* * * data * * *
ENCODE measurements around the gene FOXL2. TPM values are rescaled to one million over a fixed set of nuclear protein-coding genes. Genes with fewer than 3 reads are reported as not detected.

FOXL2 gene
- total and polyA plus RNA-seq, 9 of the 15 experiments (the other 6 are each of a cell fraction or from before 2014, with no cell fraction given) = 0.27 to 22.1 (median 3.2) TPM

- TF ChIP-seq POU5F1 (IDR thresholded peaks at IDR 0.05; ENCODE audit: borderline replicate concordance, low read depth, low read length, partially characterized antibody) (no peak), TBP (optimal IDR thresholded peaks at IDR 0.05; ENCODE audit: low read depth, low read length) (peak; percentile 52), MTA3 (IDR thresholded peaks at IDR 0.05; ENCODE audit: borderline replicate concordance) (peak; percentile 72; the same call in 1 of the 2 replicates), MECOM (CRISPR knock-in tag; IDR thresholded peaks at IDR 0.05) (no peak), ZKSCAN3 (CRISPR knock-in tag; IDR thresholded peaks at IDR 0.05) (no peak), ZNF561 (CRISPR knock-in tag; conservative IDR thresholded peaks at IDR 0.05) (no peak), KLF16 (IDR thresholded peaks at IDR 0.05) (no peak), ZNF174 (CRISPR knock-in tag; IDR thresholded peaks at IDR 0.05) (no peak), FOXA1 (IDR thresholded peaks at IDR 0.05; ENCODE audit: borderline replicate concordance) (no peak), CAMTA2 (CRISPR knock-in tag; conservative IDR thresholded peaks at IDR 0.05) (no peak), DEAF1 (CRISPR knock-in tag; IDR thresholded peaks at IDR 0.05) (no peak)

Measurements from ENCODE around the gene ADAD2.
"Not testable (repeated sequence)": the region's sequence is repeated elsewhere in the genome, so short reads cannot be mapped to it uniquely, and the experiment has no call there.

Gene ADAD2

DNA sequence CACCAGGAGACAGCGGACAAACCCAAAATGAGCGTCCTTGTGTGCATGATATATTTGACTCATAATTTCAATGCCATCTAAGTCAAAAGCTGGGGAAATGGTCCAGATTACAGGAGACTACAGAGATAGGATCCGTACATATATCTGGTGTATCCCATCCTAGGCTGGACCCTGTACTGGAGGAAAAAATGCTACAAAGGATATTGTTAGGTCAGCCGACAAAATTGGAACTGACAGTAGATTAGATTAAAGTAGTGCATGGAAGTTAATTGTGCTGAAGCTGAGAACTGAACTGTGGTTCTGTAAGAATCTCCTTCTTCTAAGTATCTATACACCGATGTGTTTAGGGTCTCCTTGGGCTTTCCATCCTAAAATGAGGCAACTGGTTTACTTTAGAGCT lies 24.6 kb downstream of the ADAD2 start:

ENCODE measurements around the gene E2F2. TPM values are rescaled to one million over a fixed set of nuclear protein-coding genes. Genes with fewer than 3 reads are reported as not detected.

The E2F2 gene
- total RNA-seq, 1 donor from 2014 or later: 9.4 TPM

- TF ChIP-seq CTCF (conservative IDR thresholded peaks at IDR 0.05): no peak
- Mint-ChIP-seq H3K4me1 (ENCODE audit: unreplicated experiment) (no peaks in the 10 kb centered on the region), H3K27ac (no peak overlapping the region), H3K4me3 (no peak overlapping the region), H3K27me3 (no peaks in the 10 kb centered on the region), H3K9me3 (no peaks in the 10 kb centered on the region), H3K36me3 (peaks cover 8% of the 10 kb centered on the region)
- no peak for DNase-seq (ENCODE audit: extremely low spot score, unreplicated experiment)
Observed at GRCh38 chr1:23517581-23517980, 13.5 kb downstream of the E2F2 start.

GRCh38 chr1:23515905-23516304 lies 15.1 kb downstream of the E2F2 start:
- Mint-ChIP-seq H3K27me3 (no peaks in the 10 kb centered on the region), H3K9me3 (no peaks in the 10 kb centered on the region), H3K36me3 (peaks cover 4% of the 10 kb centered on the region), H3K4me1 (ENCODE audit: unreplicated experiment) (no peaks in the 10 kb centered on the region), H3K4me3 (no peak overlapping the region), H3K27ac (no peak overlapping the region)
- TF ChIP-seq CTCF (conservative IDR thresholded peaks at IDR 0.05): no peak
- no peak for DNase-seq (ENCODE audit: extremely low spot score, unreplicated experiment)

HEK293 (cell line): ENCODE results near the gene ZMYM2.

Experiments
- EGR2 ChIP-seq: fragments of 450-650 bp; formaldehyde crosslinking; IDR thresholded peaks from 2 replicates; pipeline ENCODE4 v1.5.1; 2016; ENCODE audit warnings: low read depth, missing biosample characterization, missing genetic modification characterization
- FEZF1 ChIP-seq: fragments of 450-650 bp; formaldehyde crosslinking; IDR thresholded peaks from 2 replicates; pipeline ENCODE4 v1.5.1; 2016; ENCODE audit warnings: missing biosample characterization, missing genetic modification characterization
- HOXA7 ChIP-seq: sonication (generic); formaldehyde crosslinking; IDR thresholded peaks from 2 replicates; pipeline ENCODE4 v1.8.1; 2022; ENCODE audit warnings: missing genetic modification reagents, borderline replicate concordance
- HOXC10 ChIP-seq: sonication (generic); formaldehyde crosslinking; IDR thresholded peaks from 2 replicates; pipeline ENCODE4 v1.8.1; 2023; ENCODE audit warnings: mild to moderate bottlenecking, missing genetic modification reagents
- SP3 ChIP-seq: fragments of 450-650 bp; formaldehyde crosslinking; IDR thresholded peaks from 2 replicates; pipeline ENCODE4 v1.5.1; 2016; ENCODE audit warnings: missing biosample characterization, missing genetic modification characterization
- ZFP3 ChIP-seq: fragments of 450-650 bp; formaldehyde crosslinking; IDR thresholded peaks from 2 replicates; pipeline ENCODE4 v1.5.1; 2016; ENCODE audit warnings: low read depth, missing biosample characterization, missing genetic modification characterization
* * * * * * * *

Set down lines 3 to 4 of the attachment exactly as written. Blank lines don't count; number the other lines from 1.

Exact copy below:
- total and polyA plus RNA-seq, 9 of the 15 experiments (the other 6 are each of a cell fraction or from before 2014, with no cell fraction given) = 0.27 to 22.1 (median 3.2) TPM

- TF ChIP-seq POU5F1 (IDR thresholded peaks at IDR 0.05; ENCODE audit: borderline replicate concordance, low read depth, low read length, partially characterized antibody) (no peak), TBP (optimal IDR thresholded peaks at IDR 0.05; ENCODE audit: low read depth, low read length) (peak; percentile 52), MTA3 (IDR thresholded peaks at IDR 0.05; ENCODE audit: borderline replicate concordance) (peak; percentile 72; the same call in 1 of the 2 replicates), MECOM (CRISPR knock-in tag; IDR thresholded peaks at IDR 0.05) (no peak), ZKSCAN3 (CRISPR knock-in tag; IDR thresholded peaks at IDR 0.05) (no peak), ZNF561 (CRISPR knock-in tag; conservative IDR thresholded peaks at IDR 0.05) (no peak), KLF16 (IDR thresholded peaks at IDR 0.05) (no peak), ZNF174 (CRISPR knock-in tag; IDR thresholded peaks at IDR 0.05) (no peak), FOXA1 (IDR thresholded peaks at IDR 0.05; ENCODE audit: borderline replicate concordance) (no peak), CAMTA2 (CRISPR knock-in tag; conservative IDR thresholded peaks at IDR 0.05) (no peak), DEAF1 (CRISPR knock-in tag; IDR thresholded peaks at IDR 0.05) (no peak)